Just because you have had one C-Section doesn't mean you cannot deliver vaginally the second time. VBAC or Vaginal Birth after C-Section is getting increasingly common.
If you are pregnant after undergoing a c-section, here's what you need to know.
Can I deliver vaginally after a c-section?
The phrase "Once a caesarean, always a caesarean" doesn't hold true anymore. Whether or not you will have a second c-section can best be ascertained when you are in the final trimester of such second pregnancy. Your doctor will take the decision depending on how your scar is holding up, the weight of the baby and other factors that may surface at the time.
What are the risks?
There is essentially one main risk associated with trying for a VBAC or Vaginal Birth after C-Section - which is uterine rupture. This is a rare complication, with a 1% risk. This risk is even smaller if you have had a "bikini-cut" c-section the first time.
If you do opt to try for a VBAC, make sure the hospital you go to is equipped to handle an emergency, in the event you are the one person out of hundred whose uterus ruptures during delivery. There should be someone around who can perform an emergency c-section, because when the uterus starts rupturing, your baby should be delivered immediately else your baby may die or suffer brain damage.
The only way to tell that your uterus is rupturing is by means of a baby heart monitor. There should be a specialised person with you constantly during your labour, to note any irregularities in your baby's heartbeat. In addition, there should be an anaesthetic on call, and there should be enough blood if you need it.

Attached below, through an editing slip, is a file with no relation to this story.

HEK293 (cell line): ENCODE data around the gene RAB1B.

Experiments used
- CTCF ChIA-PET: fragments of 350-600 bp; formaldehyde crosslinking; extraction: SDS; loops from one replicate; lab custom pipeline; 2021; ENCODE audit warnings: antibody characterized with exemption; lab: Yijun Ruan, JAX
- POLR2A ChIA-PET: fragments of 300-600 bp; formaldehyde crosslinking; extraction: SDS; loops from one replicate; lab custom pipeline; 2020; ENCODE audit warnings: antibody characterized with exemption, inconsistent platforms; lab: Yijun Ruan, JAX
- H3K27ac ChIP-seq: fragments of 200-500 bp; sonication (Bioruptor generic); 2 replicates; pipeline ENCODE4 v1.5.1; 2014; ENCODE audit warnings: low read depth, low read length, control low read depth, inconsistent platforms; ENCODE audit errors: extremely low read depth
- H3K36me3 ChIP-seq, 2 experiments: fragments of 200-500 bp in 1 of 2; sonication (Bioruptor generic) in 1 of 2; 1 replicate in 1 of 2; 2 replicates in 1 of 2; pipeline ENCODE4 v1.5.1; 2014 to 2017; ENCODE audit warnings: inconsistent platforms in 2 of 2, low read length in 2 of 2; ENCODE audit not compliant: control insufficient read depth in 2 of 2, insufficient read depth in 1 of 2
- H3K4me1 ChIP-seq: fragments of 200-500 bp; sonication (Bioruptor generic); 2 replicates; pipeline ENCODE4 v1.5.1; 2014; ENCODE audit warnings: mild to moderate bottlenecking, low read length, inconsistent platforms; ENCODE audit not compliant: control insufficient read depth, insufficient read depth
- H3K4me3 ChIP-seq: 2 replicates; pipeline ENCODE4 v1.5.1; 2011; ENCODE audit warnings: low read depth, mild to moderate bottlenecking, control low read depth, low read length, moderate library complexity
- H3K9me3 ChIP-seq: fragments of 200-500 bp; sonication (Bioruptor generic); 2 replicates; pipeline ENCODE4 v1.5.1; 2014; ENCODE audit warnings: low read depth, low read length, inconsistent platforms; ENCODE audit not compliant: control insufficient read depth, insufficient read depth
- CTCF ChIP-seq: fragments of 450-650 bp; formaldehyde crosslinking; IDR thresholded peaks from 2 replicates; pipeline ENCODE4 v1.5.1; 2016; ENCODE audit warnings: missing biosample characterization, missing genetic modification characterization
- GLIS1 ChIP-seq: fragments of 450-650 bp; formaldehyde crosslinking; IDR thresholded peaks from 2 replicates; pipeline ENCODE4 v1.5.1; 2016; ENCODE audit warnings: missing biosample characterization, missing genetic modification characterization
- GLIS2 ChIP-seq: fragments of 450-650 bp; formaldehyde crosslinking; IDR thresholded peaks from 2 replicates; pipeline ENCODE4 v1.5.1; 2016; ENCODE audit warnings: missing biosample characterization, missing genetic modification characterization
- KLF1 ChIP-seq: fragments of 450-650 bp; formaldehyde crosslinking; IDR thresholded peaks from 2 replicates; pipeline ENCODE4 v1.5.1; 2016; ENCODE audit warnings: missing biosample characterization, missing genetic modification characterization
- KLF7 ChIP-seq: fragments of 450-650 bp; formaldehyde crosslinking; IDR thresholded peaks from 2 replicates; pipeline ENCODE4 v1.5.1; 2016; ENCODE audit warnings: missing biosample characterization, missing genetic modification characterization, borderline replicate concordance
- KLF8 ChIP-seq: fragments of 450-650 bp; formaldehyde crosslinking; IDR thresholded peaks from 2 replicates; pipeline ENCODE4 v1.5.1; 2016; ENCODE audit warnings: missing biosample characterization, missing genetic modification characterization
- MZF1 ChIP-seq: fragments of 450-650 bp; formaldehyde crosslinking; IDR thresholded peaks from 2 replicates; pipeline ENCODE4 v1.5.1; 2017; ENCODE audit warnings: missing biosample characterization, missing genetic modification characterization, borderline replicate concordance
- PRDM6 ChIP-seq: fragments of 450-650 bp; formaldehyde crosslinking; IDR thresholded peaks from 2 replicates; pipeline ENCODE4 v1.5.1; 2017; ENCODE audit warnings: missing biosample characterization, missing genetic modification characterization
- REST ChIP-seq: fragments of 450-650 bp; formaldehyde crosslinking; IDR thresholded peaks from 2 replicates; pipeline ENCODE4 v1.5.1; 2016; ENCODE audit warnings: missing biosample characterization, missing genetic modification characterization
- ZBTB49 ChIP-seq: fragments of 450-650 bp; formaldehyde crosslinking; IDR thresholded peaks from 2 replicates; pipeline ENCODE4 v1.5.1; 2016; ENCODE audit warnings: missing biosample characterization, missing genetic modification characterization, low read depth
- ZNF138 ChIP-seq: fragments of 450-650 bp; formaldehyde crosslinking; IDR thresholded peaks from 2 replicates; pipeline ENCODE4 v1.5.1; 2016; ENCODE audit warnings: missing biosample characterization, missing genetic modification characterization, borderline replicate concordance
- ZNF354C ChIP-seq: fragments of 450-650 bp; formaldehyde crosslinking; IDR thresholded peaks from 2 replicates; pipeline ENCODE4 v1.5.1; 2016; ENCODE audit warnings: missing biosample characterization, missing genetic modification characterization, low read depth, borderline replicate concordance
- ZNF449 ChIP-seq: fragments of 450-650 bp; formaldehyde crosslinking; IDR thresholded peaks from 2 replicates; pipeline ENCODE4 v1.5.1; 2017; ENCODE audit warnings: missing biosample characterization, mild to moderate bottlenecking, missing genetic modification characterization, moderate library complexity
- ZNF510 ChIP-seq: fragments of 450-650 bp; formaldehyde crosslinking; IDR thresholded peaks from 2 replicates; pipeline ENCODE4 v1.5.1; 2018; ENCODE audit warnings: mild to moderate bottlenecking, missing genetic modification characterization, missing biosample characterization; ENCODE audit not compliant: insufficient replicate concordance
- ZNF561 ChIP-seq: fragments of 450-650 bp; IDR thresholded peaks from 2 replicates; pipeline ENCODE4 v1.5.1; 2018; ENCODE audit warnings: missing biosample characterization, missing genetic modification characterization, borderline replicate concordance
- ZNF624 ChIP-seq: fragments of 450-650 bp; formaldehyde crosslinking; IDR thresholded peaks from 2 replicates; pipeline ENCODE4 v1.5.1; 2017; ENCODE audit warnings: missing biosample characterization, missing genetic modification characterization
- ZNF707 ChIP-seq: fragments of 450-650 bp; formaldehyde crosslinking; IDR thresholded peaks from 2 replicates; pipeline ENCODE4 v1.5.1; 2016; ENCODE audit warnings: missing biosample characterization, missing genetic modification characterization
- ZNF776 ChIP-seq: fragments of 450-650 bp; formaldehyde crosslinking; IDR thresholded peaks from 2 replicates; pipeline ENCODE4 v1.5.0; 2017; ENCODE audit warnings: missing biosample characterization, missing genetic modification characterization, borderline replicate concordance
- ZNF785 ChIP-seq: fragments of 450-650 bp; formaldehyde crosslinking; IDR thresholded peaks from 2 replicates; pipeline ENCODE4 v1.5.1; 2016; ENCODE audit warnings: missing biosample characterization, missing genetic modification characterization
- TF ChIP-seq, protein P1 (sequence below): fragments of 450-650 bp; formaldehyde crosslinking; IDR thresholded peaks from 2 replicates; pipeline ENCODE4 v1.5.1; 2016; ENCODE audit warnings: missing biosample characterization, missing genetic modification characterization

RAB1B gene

Do certain factors increase the chances of a uterine rupture?
Certain like using forceps, inducing labour slightly increase the chances of a uterine rupture.
What factors should you keep in mind when making the decision?
If your scar has healed well, your baby is not very big, and should be able to pass through the birth canal with relative ease, your doctor may ask if you would like to try for a vaginal delivery. She will explain the risks to you, and the decision will be yours. Here's what you should consider before making the decision.
How important is it to you to have a vaginal delivery?
Some mothers feel cheated after their first delivery ended in a c-section, and may want to go through the birthing process for strong emotional reasons. If you think having a successful vaginal delivery will make a substantial difference to your birthing experience, opt for one.
How many children do you want?
If you are sure you want no more than two or three children, you don't need to try a vaginal delivery. If a larger family has been your dream, consider going in for a VBAC. 60 to 80 percent of women who choose to deliver vaginally after a first c-section, go on to have successful vaginal deliveries. The others may be forced to opt for a second c-section after labour for a number of reasons.
How old are you?
If you are over the age of 40, opt for a second c-section.